To extend Interest Rate Subvention of 3% to cotton textiles

Interest rate on export finance in India is linked to the Base Rate and is therefore very high as compared to our competitors. Exporters have a bear interest rate of over 14% as compared to our competitors who get export finance at a lower interest rate of 3 to 4%. In the case of cotton textile sector, banks normally provide working capital loan for 3 months stock of cotton and insist upon 25% margin money and the rate of interest charged is over 14%. This puts huge pressure on the working capital requirement of the cotton textile sector.

The government has extended Interest Rate Subvention of 3% on Rupee Export Credit to exporters from certain sectors to mitigate the high cost of export finance. However, cotton textiles exports have not been included under the scheme. It is suggested that the benefit of the Interest Rate Subvention should be extended to the entire cotton textiles sector.


However, if for some reason or due to budget constraints, if the scheme cannot be extended to the entire cotton textiles sector than at least it should be extended to made-ups (Home textiles). The annual supplement to the FTP 2009-14 had announced the inclusion of Chapter 63 under the scheme. However, the RBI circular issued subsequently to implement this announcement has included only certain HS codes.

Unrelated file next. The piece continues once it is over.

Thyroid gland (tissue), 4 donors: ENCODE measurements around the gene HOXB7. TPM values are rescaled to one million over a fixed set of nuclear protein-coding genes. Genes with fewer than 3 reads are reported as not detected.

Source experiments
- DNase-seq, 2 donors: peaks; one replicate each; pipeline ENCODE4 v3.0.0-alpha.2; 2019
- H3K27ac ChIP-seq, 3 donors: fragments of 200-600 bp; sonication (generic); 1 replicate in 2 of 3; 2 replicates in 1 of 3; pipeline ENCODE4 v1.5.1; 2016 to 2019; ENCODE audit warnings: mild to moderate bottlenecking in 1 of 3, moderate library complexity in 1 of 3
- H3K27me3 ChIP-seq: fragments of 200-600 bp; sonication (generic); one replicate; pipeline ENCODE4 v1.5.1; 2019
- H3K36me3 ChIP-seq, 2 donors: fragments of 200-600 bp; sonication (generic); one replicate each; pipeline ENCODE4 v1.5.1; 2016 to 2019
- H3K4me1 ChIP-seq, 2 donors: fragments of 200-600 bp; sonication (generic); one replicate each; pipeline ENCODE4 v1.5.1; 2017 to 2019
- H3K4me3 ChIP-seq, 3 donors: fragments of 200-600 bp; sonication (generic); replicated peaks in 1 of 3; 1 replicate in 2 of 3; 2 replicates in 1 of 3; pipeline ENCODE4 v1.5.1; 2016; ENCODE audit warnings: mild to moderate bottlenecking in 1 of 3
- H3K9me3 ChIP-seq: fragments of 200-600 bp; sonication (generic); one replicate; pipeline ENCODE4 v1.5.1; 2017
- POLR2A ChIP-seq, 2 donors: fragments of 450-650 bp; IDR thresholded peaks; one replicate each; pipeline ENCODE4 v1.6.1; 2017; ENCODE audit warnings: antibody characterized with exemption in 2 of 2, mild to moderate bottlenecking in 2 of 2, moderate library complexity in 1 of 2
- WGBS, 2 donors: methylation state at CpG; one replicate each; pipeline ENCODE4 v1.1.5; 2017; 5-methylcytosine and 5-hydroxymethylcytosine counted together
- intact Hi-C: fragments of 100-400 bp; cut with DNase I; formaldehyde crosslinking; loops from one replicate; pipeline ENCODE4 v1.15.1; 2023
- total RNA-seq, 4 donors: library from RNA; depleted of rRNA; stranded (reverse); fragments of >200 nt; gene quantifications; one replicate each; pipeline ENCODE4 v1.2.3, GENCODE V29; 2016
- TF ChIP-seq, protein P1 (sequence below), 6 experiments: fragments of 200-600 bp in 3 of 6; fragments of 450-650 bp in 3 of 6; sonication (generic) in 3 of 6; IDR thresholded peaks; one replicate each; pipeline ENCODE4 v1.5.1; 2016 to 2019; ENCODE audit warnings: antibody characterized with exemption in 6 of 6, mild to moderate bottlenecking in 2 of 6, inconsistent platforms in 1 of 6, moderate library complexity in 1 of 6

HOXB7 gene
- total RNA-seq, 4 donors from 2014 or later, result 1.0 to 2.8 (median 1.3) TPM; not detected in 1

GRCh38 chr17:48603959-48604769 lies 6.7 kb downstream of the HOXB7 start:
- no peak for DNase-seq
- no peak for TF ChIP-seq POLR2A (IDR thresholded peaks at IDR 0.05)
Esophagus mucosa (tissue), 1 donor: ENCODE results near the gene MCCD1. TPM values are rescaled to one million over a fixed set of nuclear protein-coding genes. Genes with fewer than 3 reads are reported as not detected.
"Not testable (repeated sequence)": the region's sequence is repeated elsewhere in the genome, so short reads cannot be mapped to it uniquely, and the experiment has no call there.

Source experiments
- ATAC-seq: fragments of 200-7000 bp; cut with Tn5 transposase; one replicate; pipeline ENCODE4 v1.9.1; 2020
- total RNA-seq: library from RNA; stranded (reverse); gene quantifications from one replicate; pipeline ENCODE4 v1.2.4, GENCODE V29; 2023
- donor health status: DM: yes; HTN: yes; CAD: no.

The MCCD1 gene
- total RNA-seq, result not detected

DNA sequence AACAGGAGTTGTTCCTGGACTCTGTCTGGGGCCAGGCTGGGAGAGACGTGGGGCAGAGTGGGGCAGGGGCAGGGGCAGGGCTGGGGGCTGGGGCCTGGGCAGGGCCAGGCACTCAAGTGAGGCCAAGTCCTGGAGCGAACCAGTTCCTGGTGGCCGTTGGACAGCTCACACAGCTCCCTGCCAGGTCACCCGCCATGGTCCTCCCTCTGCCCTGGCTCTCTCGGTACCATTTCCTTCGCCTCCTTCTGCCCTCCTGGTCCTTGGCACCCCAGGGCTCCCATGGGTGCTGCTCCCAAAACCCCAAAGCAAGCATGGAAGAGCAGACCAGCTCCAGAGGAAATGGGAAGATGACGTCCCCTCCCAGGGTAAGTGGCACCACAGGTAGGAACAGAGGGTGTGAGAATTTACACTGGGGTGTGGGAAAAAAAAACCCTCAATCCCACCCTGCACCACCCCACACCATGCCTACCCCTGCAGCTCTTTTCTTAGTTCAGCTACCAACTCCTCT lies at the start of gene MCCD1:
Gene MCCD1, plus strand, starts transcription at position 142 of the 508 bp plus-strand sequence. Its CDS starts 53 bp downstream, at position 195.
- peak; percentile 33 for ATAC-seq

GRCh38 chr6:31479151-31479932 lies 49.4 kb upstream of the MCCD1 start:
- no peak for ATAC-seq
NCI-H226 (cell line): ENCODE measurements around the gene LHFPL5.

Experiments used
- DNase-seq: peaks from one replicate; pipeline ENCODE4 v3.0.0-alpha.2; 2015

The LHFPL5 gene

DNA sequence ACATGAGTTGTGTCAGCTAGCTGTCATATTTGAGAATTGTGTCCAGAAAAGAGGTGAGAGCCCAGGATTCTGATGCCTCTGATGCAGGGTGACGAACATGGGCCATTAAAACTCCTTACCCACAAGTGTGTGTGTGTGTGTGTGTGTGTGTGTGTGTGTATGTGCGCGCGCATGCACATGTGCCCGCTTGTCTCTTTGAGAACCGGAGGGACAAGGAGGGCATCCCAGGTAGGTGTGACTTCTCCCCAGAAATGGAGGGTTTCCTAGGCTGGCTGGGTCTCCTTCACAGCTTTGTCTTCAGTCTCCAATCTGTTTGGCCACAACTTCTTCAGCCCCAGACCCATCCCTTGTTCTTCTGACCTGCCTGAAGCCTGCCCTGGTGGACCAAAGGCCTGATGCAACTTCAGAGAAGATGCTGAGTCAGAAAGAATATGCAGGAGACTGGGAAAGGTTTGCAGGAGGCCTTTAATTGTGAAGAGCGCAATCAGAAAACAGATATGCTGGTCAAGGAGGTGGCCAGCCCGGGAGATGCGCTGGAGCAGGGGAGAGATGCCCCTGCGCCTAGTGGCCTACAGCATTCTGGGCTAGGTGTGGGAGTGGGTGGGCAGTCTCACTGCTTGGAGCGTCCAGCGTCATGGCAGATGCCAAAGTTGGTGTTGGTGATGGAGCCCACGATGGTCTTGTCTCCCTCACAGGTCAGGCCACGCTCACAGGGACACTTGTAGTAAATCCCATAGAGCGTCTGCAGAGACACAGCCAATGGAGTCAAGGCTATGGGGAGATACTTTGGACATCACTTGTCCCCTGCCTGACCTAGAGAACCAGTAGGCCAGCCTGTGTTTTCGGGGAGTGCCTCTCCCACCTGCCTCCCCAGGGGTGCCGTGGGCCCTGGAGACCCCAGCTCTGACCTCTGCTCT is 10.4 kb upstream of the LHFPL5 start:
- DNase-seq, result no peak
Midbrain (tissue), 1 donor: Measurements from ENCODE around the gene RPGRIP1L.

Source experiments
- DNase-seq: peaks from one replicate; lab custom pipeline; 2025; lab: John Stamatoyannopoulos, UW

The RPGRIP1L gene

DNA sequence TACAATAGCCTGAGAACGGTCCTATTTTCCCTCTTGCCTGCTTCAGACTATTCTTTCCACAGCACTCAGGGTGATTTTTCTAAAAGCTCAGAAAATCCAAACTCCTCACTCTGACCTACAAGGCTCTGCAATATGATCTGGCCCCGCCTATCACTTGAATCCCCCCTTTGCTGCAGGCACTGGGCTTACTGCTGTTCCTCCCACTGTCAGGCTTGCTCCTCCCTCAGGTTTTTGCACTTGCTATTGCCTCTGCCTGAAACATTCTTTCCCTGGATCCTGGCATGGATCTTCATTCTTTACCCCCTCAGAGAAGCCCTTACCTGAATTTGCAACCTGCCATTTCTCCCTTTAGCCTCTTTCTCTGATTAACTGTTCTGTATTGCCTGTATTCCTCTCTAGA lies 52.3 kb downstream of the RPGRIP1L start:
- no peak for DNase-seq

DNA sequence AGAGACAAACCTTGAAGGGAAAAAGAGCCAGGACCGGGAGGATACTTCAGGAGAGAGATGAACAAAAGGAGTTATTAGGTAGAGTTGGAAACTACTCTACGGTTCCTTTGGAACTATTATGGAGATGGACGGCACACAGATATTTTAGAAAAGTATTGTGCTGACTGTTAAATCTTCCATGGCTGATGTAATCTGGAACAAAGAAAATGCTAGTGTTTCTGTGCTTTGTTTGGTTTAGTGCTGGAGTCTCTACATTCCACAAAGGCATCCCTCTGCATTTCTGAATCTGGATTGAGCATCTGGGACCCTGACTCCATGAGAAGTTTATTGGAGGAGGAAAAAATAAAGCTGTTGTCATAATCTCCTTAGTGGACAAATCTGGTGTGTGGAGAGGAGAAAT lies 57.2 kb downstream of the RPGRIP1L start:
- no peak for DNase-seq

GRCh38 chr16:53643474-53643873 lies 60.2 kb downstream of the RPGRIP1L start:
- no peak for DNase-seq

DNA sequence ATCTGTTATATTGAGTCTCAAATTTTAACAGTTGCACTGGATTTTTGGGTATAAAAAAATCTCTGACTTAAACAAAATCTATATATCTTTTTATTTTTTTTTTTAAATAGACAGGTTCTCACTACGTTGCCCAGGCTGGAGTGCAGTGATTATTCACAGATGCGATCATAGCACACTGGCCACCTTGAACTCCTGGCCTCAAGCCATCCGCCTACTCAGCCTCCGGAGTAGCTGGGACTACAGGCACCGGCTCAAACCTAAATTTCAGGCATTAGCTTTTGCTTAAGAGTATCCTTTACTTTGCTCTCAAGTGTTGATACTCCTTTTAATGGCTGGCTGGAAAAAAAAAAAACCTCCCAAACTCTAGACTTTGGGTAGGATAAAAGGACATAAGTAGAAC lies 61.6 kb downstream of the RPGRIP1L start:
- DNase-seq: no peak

The manufacturing process and costs involved are more or less same in the case of garments and home textiles. Ideally, garments and made-ups need to be treated at par as they fall under the same "Cut & Sew" categories of products. Since garments are included under the 3% Interest Rate Subvention Scheme, there is no reason as to why this benefit should be denied to home textiles. It is therefore suggested that cotton home textile items should be covered under the scheme.

However if the entire chapter 63 cannot be included, then it is proposed to include HS Code 6304 under the scheme. Further, if the product cannot be included at the 4-digit level then it is proposed to include the following items under the scheme:


Considering the acute power shortage prevailing in the country, especially in Tamil Nadu, the following support may be provided to the textile sector:

To provide 25% capital subsidy for captive power plant including wind mill

To permit usage of super kerosene oil for power generation and exempt the same from all central levies. This fuel is highly economical for power generation on a small scale at factory level if the same is exempted from all fiscal levies.


Refund state/local un-rebated levies/taxes/duties to exporters

There are a number of state/local levies/non-vatable duties, the incidence of which adds up to a considerable amount (the incidence in textile sector works out to around 4 to 6 percent of FOB value at present). However, the same is not being refunded to exporters at present through Duty Drawback or any other scheme. The total incidence of these duties/taxes being very high in textiles, the same is adding to the cost and making the products uncompetitive vis-a-vis China, Pakistan, Bangladesh and others.